I was very excited to see that Harvard Business Review have adjusted the formula for their annual ‘Best Performing CEOs in the World’ list to include, for the first time, each company’s environmental, social and governance (ESG) performance.
On a personal level, I’m also excited because I had the privilege of working with two of the CEOs on the list – Roberto Setubal of Itau Unibanco at number 21, and Telstra’s David Thodey, ranked at 61. Both capture for me what it means to manage both the ‘what’ and the ‘how’. Both leaders are walking their talk.
I see HBR’s change of measurement methodology as a symbol of the gradual realisation in our corporate society that ‘performance’ means more than ‘financial performance’. HBR admits that there continue to be those who may have been successful at masking poor ESG activities, for the time being at least. Martin Winterkorn, the Volkswagen CEO who resigned recently after exposure to the company’s emissions cheating activities, appears on the list at number 20.
The belief that is emerging in corporate society today is that, whilst a pure focus on financial performance can deliver shareholder returns for a period of time, where there is lack of ESG performance, there is risk. At some point, down the line, poor corporate behaviour will burst the performance bubble. Poor culture, unethical patterns of behaviour, disregard for communities, poor treatment of employees, unfair practices towards customers – during my career I have seen many organisations who have been able to deliver performance despite one or more of these factors. But I have also seen many get their comeuppance in the end. Social media and the immediate global transparency of so many of these factors makes it harder and harder to hide them.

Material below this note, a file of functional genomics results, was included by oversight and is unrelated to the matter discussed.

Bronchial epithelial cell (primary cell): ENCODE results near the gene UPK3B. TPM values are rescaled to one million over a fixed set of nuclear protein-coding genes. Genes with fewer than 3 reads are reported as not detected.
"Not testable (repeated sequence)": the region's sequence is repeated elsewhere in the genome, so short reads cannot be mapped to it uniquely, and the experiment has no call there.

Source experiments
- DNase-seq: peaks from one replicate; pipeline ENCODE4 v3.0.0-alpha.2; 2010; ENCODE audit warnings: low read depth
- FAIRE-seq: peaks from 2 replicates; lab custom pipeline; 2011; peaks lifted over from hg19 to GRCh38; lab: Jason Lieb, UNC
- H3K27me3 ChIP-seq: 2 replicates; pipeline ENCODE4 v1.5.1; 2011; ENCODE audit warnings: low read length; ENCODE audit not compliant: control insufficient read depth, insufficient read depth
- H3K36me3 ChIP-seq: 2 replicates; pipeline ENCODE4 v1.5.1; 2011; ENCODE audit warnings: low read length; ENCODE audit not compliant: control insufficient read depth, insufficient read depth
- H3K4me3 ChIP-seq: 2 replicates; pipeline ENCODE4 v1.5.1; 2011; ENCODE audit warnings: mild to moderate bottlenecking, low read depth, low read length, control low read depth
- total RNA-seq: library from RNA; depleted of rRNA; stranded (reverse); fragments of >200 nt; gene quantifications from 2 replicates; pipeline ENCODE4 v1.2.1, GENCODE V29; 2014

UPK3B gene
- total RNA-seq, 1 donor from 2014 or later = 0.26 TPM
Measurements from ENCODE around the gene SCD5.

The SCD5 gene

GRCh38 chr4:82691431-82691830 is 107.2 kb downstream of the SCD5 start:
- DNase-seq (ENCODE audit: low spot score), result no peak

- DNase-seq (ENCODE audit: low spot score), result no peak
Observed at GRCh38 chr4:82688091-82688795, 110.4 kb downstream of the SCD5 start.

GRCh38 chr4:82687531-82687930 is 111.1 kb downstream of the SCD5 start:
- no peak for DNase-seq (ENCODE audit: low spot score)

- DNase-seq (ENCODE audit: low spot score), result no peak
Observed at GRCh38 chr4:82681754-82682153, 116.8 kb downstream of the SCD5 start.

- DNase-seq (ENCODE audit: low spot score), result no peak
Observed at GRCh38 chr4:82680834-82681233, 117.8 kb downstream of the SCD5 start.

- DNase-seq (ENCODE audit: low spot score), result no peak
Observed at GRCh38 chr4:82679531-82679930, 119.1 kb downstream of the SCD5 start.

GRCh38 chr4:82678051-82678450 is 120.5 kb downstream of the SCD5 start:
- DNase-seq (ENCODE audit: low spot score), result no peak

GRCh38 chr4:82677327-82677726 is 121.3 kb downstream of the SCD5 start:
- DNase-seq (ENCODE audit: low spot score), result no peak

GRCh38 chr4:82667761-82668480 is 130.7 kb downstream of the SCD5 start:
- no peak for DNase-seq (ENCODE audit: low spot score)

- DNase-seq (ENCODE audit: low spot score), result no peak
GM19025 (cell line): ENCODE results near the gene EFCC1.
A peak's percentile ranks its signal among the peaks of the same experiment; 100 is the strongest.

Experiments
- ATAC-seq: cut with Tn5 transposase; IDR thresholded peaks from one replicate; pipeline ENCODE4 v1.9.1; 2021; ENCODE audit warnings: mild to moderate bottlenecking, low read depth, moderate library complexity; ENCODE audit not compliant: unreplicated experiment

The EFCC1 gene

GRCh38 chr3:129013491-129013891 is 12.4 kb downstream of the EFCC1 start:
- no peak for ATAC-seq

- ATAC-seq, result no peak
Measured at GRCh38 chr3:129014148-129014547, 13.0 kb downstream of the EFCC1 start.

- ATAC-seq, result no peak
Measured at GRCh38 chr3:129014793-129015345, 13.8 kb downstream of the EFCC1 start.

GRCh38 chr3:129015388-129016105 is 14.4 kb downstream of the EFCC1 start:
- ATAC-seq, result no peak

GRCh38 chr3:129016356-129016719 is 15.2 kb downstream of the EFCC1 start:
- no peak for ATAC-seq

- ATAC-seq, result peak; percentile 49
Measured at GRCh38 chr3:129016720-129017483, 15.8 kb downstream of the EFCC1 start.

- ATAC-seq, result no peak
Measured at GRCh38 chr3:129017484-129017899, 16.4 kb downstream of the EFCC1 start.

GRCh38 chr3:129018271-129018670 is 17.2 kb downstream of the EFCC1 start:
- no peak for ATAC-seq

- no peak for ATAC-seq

So we are making progress. There is so much more to do, however, until leaders recognise that managing behaviour is as much a part of their job as managing financial performance. And we need them to learn how to do this well. It requires not only role modeling behaviour themselves, but also being much more proactive in probing to understand the patterns of behaviour throughout the organisation, and encouraging and discouraging the right ones. Toleration of behaviour is tantamount to encouraging it, and the argument that a leader cannot be expected to know what is going on in their organisation is not a valid excuse, but rather an admission of poor governance.
Read HBRs full list of ‘Best-Performing CEOs Worldwide’ here.
Carolyn is the CEO of Walking the Talk and author of ‘Walking the Talk: Building a Culture for Success’ (Random House).
Twitter @walkingourtalk or LinkedIn.